Day-of-Week Decision Tree Root Node and Resulting Data Sets Day of Week wd we
______________________________________


ns nw 1 s w 0

s w 1 s nw 1

ns nw 1 ns w 2

ns nw 2

______________________________________

Notice the day of the week attribute has been removed from the data file.

The same process described above is repeated for the month and hour attributes for each of the new data record sets. After the process is complete, the rule 10 illustrated in FIG. 2 results.

Similarly, rules 12 and 14 induced for the age and income data are shown in FIGS. 3 and 4.

Notice on the income decision tree 14 shown in FIG. 4 that the final leaves of the decision trees may be ordered lists of values, rather than a single value. This occurs if "rule conflicts" arise from the data. In an ordered list, the first value is the one most often seen, the second is the next most frequent value, etc.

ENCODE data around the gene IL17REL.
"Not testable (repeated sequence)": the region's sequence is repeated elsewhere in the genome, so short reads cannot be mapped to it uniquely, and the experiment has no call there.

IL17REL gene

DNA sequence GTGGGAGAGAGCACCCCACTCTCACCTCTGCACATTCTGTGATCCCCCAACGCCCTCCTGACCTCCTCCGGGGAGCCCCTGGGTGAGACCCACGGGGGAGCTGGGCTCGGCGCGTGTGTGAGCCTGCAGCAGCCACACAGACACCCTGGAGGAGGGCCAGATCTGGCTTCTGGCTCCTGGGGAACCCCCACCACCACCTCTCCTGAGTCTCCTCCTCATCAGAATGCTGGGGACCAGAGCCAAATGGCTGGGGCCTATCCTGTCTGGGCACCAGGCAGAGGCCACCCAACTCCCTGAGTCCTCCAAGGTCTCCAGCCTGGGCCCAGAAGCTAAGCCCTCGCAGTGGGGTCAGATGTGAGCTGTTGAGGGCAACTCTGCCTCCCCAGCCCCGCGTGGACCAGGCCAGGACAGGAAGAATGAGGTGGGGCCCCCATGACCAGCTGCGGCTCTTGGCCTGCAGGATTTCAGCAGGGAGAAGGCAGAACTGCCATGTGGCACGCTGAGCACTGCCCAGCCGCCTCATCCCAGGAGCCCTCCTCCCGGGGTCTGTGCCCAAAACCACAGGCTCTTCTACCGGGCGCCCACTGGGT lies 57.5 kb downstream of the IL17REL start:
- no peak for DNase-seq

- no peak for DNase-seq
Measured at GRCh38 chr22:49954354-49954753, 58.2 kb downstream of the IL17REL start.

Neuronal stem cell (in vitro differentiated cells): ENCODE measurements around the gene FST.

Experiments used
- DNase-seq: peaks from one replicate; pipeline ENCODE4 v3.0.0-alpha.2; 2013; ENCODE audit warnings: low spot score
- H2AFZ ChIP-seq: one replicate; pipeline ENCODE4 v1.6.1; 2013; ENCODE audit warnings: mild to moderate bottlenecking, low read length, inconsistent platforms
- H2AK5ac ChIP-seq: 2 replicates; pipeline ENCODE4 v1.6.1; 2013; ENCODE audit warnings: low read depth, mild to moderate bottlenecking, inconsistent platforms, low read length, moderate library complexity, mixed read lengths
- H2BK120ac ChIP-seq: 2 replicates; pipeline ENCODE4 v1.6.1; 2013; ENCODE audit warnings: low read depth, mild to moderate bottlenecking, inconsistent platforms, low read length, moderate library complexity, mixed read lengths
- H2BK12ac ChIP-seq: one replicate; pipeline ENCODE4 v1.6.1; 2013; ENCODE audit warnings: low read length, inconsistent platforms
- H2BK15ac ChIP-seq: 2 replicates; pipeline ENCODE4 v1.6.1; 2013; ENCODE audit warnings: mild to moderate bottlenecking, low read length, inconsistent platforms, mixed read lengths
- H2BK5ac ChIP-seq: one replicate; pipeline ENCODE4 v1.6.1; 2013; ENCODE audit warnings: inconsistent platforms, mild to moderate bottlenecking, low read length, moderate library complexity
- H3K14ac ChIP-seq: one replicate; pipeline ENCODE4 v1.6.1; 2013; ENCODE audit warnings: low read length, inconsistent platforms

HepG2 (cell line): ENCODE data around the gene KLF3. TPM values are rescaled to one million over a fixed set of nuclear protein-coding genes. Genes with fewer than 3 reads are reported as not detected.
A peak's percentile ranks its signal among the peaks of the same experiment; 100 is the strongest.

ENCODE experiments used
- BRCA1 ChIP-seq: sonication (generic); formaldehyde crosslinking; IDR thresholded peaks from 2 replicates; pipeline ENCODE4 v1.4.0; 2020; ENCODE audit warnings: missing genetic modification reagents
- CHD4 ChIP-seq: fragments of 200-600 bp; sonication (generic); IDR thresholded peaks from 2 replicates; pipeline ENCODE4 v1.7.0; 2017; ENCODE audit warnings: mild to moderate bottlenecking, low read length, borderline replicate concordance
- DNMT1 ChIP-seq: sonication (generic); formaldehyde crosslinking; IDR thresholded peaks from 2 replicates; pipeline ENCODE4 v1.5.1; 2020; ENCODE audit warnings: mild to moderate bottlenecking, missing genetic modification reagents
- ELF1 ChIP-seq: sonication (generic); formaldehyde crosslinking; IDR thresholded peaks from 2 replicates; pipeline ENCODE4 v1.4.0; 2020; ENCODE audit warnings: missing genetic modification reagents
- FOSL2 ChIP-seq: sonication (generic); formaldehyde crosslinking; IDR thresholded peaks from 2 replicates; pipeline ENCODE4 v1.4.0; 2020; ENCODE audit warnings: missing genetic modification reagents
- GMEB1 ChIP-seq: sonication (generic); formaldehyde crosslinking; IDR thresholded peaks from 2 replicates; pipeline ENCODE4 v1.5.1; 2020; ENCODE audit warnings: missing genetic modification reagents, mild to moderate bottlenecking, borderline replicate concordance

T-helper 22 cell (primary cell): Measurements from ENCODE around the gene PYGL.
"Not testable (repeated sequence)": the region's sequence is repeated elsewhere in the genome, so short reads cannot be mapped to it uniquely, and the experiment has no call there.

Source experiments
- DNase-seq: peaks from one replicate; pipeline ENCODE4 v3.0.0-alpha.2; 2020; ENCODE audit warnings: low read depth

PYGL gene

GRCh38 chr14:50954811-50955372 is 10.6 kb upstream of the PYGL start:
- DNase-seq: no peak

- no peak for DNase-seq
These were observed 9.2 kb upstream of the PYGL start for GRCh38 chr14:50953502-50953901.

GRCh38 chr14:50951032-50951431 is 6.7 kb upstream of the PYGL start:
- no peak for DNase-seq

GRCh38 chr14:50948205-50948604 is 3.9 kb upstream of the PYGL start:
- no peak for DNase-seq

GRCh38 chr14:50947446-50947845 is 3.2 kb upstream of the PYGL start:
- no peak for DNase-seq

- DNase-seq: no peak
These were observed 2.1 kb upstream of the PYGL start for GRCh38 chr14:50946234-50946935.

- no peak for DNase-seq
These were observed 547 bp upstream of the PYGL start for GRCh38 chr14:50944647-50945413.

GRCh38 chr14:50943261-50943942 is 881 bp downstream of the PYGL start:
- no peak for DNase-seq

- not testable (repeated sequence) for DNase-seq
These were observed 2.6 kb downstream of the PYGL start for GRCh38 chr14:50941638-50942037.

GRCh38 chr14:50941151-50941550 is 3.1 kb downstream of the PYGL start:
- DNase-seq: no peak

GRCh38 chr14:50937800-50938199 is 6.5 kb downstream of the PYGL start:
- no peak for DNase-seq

Once the rules have been established, they are used by the system to guess who is most likely using the system, and what kind of products that person will like best. To accomplish "best guessing", the system checks internal clocks to determine the time parameters, then executes the rules. The items in the database are then arranged according to how closely they match the rule results. For example, if a shopper enters the store at 10:00 AM on July 21, 1986, the system executes the rules for a summer weekday during working hours and determines that someone with the following attribute profile is most likely to be currently using the system:

TABLE 7
______________________________________
Sample Consumer Profile for Summer Weekdays during Normal Working Hours
______________________________________


Age - 2

Gender - 1